Evangelical school to get state funds

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The Independent Online
A school run by the evangelical Seventh Day Adventist Church is set to receive state funding for the first time from September.

David Blunkett, the Secretary of State for Education, has told the John Loughborough School in Haringey, north London, that he "is minded" to approve its application to become grant maintained.

British Humanists said they were horrified that public money was being used to support a body which denied that evolution existed and which would increase religious divisions between children.

Two months ago state funding was granted for the first two Muslim schools in Britain.

Parents pay fees of pounds 715 a term at the 150-pupil John Loughborough School, one of two secondary and eight primary schools run by the church.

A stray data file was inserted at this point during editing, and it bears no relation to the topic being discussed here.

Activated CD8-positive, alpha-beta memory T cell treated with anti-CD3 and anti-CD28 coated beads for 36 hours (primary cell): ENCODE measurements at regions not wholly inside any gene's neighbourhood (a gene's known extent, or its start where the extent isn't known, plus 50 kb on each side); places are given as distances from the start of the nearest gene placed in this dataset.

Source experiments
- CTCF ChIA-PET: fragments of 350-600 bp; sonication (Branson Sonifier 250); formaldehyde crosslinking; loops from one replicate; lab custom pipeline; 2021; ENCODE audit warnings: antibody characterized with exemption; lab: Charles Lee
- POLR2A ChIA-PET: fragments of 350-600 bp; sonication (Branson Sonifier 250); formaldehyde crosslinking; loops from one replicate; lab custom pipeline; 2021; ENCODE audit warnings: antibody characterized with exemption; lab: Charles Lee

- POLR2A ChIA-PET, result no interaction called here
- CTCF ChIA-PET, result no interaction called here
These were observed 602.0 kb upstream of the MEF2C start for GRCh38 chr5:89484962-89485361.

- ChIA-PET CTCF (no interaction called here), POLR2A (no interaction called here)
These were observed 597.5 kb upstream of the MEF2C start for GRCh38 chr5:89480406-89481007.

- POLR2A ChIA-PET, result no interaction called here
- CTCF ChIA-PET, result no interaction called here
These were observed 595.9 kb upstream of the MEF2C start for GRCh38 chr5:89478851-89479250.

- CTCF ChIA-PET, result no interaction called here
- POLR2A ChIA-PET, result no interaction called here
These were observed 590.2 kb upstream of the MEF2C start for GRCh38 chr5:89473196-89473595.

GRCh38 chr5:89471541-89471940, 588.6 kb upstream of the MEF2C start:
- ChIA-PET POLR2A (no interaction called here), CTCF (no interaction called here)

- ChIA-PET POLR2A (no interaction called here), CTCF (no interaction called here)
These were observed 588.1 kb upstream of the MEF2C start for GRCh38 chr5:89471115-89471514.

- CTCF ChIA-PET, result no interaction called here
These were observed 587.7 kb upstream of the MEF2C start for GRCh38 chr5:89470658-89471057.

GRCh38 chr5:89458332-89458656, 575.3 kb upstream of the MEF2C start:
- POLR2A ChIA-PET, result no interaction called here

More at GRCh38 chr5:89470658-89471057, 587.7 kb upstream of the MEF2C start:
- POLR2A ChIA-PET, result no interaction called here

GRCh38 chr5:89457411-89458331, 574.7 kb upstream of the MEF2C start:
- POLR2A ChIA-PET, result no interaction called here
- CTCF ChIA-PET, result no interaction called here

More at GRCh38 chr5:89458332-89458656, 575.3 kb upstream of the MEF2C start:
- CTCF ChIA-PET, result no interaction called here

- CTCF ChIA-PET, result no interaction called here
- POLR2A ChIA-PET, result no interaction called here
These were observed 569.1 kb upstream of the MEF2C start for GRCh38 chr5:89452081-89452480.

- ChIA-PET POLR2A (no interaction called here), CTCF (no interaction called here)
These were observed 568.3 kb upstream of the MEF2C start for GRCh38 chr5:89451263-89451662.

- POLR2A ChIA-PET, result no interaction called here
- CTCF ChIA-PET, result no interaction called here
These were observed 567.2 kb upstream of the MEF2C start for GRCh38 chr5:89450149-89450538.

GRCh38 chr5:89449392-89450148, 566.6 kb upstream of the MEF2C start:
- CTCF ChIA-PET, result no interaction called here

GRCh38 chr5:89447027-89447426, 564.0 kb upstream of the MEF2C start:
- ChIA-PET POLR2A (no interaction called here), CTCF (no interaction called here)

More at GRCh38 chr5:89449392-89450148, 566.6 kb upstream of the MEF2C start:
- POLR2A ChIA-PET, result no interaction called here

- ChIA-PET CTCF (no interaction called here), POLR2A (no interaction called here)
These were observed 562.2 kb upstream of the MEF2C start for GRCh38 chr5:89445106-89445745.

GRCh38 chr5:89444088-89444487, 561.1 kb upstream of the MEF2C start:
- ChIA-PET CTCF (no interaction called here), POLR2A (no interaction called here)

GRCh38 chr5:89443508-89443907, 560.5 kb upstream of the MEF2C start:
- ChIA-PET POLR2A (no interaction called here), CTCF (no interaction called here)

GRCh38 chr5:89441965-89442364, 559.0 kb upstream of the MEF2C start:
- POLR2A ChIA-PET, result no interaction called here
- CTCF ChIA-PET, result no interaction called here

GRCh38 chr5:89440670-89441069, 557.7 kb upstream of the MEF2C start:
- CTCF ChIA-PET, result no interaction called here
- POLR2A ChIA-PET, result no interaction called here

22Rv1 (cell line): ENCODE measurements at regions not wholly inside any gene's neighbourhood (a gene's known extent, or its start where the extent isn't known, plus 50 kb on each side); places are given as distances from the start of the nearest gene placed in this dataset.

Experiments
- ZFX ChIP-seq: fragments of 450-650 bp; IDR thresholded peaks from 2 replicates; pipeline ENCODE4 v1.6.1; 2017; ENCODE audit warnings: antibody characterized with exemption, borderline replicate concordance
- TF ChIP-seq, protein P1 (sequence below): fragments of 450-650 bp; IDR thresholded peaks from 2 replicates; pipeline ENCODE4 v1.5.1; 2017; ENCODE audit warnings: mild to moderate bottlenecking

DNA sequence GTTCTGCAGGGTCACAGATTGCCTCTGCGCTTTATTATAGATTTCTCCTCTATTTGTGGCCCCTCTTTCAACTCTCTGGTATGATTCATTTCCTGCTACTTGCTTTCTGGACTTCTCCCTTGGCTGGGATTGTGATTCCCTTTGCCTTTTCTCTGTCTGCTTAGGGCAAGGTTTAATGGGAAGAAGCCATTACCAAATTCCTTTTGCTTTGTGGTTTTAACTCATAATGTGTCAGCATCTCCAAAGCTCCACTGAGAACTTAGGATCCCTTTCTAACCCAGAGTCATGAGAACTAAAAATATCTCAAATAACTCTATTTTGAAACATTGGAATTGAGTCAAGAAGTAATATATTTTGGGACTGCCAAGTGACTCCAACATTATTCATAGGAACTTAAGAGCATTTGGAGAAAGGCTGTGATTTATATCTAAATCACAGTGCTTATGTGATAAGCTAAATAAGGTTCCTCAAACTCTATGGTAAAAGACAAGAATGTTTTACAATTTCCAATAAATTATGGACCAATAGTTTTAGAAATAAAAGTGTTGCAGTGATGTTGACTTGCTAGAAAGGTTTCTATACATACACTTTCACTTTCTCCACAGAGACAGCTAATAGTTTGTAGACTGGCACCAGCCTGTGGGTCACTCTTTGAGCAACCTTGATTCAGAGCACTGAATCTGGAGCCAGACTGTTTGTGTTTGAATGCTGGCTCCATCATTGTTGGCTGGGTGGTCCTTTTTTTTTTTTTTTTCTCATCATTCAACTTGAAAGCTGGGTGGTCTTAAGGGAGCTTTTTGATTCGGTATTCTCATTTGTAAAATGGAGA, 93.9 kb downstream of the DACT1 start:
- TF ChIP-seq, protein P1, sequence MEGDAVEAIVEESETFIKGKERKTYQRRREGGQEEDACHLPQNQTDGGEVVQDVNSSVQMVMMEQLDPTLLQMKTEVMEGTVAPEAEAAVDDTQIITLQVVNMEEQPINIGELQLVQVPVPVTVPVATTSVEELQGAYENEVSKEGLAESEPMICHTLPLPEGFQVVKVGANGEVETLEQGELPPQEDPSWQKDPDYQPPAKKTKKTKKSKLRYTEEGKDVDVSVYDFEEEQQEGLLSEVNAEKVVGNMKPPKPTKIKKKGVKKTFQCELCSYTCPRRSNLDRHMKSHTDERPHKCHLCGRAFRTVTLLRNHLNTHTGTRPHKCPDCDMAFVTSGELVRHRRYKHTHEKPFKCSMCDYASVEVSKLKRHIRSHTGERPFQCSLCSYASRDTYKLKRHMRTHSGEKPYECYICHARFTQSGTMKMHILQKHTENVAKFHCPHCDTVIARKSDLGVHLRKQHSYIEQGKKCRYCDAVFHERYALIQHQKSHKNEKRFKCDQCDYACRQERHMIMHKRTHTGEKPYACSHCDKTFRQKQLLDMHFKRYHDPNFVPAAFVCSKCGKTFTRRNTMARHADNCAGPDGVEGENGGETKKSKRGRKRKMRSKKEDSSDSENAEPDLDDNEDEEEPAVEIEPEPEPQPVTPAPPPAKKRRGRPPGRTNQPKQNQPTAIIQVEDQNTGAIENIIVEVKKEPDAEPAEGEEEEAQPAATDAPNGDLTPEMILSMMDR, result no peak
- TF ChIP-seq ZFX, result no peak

Government sources said ministers were minded to fund the school because it had local support and high standards.

The Seventh Day Adventist Church, which has many members in the Afro- Caribbean community, broke away from the Baptist church in America in the last century.

Keith Davidson, the church's education director, said: "We are absolutely delighted. For three and a half years we have been trying to get state funding just like the Roman Catholics, the Church of England, the Methodists and the Jews." He said his church was Creationist - it believes that everything that exists had its origin in acts of creation by God.

He said:"We would not accept the Darwinian theory of Creation but that is also true of some other Christian churches."

Robert Ashby, director of the British Humanist Association, said: "We are totally against sectarian education which impedes the development of a more integrated and tolerant society. They are out on a limb compared with most other Christians. Even the Pope has accepted evolution.

"Why should children have their parents' views as the governing factor in their education? It is very sad."

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